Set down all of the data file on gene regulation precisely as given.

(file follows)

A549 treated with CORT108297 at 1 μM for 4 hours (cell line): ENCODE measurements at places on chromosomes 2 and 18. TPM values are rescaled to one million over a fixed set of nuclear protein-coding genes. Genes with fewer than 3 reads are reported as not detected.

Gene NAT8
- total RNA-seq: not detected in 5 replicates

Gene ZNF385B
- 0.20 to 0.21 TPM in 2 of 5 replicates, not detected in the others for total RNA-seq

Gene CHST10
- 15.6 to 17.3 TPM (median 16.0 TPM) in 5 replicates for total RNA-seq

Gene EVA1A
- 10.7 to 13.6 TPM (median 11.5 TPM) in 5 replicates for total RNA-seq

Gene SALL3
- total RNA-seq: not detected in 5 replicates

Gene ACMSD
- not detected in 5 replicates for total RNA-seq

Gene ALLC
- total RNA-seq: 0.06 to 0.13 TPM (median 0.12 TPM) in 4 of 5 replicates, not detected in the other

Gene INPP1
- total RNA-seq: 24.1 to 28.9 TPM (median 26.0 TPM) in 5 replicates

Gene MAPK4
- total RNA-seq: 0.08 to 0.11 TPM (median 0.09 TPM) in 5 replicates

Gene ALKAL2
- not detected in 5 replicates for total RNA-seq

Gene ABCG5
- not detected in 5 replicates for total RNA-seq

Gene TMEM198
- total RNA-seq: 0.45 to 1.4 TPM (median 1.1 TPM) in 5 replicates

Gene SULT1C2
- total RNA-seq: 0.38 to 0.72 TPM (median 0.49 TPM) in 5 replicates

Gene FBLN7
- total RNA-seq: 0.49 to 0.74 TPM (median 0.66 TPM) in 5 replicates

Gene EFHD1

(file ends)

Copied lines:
A549 treated with CORT108297 at 1 μM for 4 hours (cell line): ENCODE measurements at places on chromosomes 2 and 18. TPM values are rescaled to one million over a fixed set of nuclear protein-coding genes. Genes with fewer than 3 reads are reported as not detected.

Gene NAT8
- total RNA-seq: not detected in 5 replicates

Gene ZNF385B
- 0.20 to 0.21 TPM in 2 of 5 replicates, not detected in the others for total RNA-seq

Gene CHST10
- 15.6 to 17.3 TPM (median 16.0 TPM) in 5 replicates for total RNA-seq

Gene EVA1A
- 10.7 to 13.6 TPM (median 11.5 TPM) in 5 replicates for total RNA-seq

Gene SALL3
- total RNA-seq: not detected in 5 replicates

Gene ACMSD
- not detected in 5 replicates for total RNA-seq

Gene ALLC
- total RNA-seq: 0.06 to 0.13 TPM (median 0.12 TPM) in 4 of 5 replicates, not detected in the other

Gene INPP1
- total RNA-seq: 24.1 to 28.9 TPM (median 26.0 TPM) in 5 replicates

Gene MAPK4
- total RNA-seq: 0.08 to 0.11 TPM (median 0.09 TPM) in 5 replicates

Gene ALKAL2
- not detected in 5 replicates for total RNA-seq

Gene ABCG5
- not detected in 5 replicates for total RNA-seq

Gene TMEM198
- total RNA-seq: 0.45 to 1.4 TPM (median 1.1 TPM) in 5 replicates

Gene SULT1C2
- total RNA-seq: 0.38 to 0.72 TPM (median 0.49 TPM) in 5 replicates

Gene FBLN7
- total RNA-seq: 0.49 to 0.74 TPM (median 0.66 TPM) in 5 replicates

Gene EFHD1